Fireman Corin Gilbert, a member of the Coast Guard Cutter Polar Star’s main propulsion division, records machinery readings during a security watch while underway in McMurdo Sound, Antarctica, Jan. 10, 2016. The security watchstander monitors equipment in the icebreaker’s machinery spaces. U.S. Coast Guard photo by Petty Officer 2nd Class Grant DeVuyst.

Deep Freeze 2016: All in a day’s watch (Part 2)

Hopefully you have a better picture of what life is like aboard the Polar Star, and what it takes to operate it. The mission is still just beginning, so continue to check back as we look into the history and purpose of Operation Deep Freeze 2016, the art of icebreaking in Antarctica and many more glimpses into life on the south side of the planet.


The tools of the Coast Guard Cutter Polar Star’s quarter master of the watch sit on the cutter’s chart table while underway in McMurdo Sound, Antarctica, Jan. 9, 2016. The QMOW logs the cutter's movement, working closely with the officer of the deck. U.S. Coast Guard photo by Petty Officer 2nd Class Grant DeVuyst.

Deep Freeze 2016: All in a day’s watch (Part 1)

The Coast Guard Cutter Polar Star doesn’t sleep, not for a second. The cutter and its crew rotate through a daily cycle, like the Antarctic sun looking down on the icebreaker. Always moving, never setting. What’s going on above and below the deck? What does it take to run the nation’s only operational heavy icebreaker? There’s no better way to find out than living it. So join us for two days of 12-hour watch shifts: three four-hour watches from 8 a.m. (0800) to 8 p.m. (2000) each day. Start your coffee brewing; it’s going to be a long couple of days.


Coast Guard Cutter Polar Star supports Operation Deep Freeze 2016

Deep Freeze 2016: Another year, another journey

Every turned page of the calendar shows in the ice-bludgeoned, though sturdy, red hull. It’s not just a 399-foot chunk of metal. If observed correctly, the Polar Star is a book; chock full of the stories of every Coast Guardsman who ever sailed aboard.


The above screenshot shows the display of the virtual aid to navigation established in partnership between the U.S. Coast Guard and the U.S. Army Corps of Engineers on the Mississippi River. The virtual aid is significant in that it allows mariners to see a hazard when it is not possible to place a floating aid to mark it. U.S. Coast Guard image.

Coast Guard, U.S. Army Corps of Engineers leverage technology to ensure mariner safety

Across the nation, more than 48,000 Coast Guard aids to navigation, commonly known as ATON, mark every navigable waterway, identifying navigational hazards and ensuring mariner safety. But what happens when navigational aids are knocked off course by a natural disaster like a hurricane or flood?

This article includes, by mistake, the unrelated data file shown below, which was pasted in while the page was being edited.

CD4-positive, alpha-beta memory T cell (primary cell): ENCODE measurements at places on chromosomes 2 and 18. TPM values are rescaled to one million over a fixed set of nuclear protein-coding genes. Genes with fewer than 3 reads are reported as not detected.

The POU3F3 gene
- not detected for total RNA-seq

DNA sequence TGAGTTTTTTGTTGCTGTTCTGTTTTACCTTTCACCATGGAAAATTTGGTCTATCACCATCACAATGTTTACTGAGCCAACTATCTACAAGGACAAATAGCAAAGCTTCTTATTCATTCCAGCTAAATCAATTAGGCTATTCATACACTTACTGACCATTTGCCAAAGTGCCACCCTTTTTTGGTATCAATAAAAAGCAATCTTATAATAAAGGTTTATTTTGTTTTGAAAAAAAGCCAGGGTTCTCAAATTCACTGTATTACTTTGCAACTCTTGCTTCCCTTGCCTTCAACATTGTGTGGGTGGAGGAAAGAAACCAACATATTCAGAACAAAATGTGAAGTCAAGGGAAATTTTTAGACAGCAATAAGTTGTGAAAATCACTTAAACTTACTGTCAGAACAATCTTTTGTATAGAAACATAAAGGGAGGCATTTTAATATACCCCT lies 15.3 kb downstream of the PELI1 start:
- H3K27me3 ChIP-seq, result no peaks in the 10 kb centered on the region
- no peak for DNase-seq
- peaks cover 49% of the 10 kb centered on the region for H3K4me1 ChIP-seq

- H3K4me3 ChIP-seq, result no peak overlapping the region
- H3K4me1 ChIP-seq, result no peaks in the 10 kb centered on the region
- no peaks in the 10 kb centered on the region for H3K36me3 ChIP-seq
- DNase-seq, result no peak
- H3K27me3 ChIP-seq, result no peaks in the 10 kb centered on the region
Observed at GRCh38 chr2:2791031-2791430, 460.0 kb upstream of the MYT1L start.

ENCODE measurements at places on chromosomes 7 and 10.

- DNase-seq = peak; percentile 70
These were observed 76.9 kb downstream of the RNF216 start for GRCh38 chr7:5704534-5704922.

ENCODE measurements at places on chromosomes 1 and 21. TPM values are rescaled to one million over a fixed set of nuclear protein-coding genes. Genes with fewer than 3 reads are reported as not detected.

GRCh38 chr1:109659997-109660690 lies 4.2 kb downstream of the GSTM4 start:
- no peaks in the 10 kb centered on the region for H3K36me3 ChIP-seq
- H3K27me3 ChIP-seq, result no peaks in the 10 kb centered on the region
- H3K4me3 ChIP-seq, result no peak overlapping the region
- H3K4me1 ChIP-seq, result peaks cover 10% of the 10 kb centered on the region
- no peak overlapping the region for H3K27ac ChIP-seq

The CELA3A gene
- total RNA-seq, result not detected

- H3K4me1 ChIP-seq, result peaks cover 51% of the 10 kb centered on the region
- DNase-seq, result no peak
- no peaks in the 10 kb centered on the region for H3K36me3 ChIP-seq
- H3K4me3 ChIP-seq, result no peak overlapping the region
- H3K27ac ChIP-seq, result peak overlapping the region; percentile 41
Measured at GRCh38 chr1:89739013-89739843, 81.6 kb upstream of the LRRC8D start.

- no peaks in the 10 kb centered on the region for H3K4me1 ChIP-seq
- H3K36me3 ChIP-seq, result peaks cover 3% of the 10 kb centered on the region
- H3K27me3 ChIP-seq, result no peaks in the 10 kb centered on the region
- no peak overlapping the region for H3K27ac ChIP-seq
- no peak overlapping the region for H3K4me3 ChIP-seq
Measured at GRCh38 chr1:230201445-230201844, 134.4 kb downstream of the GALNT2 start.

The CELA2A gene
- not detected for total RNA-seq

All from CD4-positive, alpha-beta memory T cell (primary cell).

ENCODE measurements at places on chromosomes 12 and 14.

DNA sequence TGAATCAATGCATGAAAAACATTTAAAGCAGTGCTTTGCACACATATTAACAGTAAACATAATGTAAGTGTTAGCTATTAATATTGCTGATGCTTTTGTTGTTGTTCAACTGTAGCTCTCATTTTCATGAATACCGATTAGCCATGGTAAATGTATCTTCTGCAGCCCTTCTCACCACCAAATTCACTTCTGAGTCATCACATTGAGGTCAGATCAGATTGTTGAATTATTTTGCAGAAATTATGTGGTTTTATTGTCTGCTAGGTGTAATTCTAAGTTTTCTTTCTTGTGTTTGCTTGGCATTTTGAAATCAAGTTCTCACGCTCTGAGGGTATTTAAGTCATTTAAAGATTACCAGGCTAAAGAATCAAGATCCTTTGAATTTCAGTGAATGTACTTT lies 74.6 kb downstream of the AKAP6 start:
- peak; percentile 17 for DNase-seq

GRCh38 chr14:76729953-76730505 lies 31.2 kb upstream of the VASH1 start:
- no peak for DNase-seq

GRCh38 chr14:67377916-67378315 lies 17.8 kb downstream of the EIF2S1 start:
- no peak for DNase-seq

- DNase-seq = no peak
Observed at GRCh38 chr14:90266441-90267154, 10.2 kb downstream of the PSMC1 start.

2015 Videos of the Year: Healy Geotraces Expedition

2015 Videos of the Year: Healy Geotraces expedition

In the eighth video of this year’s top 10 competition, the crew of Coast Guard Cutter Healy embarks on an expedition with the National Science Foundation-funded research program Geotraces in an endeavor to study trace elements in the world’s oceans.


2015 Videos of the Year: Great Lakes Icebreaking partnerships

2015 Videos of the Year: Great Lakes icebreaking partnership

Combined efforts between Coast Guard Cutter Bristol Bay and Canadian Coast Guard Ship Samuel Risley broke ice in the Great Lakes to help a tug and barge travel from Sarnia, Ontario, to Windsor, Ontario, in less than a day. This time lapse is the sixth video nominee in this year’s top 10 competition!


Video of the Year: Turtle rescue

2015 Videos of the Year: Turtle rescue

During a patrol over the summer, the crew of Coast Guard Cutter Stratton thought they were going to find drugs but instead found turtles entangled in fishing gear. What happened next? Watch to find out!


Video of the Year 2015

It’s back…2015 Video of the Year!

Drug busts. Environmental responses. Security patrols. Lives saved. These daily operations, like many performed by the men and women of the U.S. Coast Guard, largely go unseen by members of the public … until now.


The Long Blue Line: Lt. John Pritchard and his World War II rescues

The Long Blue Line: Lt. John Pritchard and his World War II rescues

There are so many Coast Guard men and women whose devotion to duty has put them in harm’s way that it would take a lifetime to write-up each and every story. Like many of these selfless Coast Guardsmen, Lt. John A. Pritchard went in harm’s way to save the lives of others only to sacrifice his own.


Geotraces 2015: Down to a science

Geotraces 2015: Down to a science

As the Arctic region continues to open up to development, the data gathered onboard Healy, as well as the Coast Guard’s ability to maintain access and presence in the Arctic, will become ever more essential to understanding how this part of the world works, and how to most responsibly exercise stewardship over the region.


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